Academic journal article Generations

Our Guest Editor

Academic journal article Generations

Our Guest Editor

Article excerpt

For older people, modern medications have brought remarkable progress in treatment of chronic diseases and conditions, reduction of disability, and extension of the lifespan. But older people are also among the most vulnerable to medication-related problems, which take their toll in reduced function, preventable illness and disability, and even death. When these health concerns are combined with problems related to access to and payment for prescription drugs, the question of what consumers and caregivers as well as healthcare and service professionals can do to ensure that medications for older people are appropriate, safe, and effective is one of the critical issues in gerontology today.

This issue's guest editor, Janice L. Feinberg, who holds doctorates in pharmacy and law, is ideally suited to address such a complex topic. For the past ten years she has served as executive director of the American Society of Consultant Pharmacists (Ascp) Research and Education Foundation in Arlington, Va.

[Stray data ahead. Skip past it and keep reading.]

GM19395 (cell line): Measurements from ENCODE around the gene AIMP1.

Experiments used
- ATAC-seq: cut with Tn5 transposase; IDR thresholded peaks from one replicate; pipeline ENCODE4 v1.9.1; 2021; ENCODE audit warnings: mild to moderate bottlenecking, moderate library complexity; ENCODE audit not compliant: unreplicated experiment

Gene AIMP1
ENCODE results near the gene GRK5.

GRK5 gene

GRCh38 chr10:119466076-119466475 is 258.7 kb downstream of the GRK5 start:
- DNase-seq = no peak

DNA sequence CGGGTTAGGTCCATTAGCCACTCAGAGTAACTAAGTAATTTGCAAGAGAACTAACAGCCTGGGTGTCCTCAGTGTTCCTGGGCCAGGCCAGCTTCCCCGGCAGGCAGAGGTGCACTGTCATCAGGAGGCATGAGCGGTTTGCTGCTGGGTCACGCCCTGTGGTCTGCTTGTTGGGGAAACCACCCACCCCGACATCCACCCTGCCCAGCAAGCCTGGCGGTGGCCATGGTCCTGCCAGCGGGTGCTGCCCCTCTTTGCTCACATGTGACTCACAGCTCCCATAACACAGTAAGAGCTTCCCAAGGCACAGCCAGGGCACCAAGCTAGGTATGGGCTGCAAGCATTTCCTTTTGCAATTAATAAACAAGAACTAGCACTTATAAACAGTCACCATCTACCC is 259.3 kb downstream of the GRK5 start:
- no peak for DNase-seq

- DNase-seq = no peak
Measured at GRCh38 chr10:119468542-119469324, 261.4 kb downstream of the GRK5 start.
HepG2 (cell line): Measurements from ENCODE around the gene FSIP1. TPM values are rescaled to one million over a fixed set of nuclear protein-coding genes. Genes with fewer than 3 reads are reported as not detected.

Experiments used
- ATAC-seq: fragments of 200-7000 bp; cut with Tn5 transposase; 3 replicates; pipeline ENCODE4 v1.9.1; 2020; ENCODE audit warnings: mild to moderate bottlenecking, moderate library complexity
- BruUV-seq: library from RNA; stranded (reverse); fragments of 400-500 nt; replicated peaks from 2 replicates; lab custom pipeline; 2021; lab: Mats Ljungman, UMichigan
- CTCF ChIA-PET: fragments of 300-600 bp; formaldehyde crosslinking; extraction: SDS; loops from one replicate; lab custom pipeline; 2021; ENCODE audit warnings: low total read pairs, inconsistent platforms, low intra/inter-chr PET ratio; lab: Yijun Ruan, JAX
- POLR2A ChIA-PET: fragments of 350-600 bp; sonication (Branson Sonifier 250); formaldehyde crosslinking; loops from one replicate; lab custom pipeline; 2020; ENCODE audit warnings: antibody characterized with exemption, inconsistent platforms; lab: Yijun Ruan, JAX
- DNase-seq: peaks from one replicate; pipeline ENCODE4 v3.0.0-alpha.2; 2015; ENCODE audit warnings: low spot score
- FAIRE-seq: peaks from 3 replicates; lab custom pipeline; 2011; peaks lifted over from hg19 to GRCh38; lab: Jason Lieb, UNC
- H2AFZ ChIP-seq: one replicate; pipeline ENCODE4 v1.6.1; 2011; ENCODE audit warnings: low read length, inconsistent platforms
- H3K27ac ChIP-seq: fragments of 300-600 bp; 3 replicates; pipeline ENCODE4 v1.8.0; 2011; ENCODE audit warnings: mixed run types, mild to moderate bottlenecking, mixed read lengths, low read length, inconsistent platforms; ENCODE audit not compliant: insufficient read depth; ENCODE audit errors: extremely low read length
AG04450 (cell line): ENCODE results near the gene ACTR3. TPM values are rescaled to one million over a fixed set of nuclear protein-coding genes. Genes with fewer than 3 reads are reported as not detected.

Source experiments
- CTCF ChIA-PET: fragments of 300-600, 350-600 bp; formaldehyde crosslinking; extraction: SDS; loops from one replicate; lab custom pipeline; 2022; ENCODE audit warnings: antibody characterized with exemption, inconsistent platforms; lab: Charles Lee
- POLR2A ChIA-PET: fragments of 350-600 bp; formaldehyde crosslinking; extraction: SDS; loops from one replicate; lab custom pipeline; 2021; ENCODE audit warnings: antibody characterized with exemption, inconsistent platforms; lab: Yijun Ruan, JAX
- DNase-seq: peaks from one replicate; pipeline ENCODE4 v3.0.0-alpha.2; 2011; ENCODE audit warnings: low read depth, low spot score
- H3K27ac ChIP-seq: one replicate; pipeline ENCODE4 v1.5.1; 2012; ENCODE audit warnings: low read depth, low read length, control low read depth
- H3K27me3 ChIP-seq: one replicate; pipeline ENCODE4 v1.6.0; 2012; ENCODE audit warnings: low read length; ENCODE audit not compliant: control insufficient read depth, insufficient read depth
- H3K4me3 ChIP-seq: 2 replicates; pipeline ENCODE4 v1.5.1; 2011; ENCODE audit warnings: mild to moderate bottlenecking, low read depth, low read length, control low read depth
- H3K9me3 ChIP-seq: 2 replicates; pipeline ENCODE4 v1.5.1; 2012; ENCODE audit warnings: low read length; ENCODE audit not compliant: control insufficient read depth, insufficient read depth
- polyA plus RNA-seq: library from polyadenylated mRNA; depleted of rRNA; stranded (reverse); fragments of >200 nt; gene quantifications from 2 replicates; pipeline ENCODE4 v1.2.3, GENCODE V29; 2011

Feinberg chose pharmacy as a career assuming that she would follow in her father's footsteps. "But when I entered pharmacy school in 1969, I soon realized that I was not being trained to be the same kind of pharmacist my father was:

Feinberg was entering the field at a time of rapid change. "The fourth year of pharmacy school was devoted to clinical rotations," she said, and pharmacists were becoming part of decentralized clinical pharmacy services, consuiting with physicians and nurses, and taking an increasingly active role in patient care.

After a ten-year stint at Cedars-Sinai Medical Center in Los Angeles, where she was assistant director of pharmacy, Feinberg entered Loyola Law School. …

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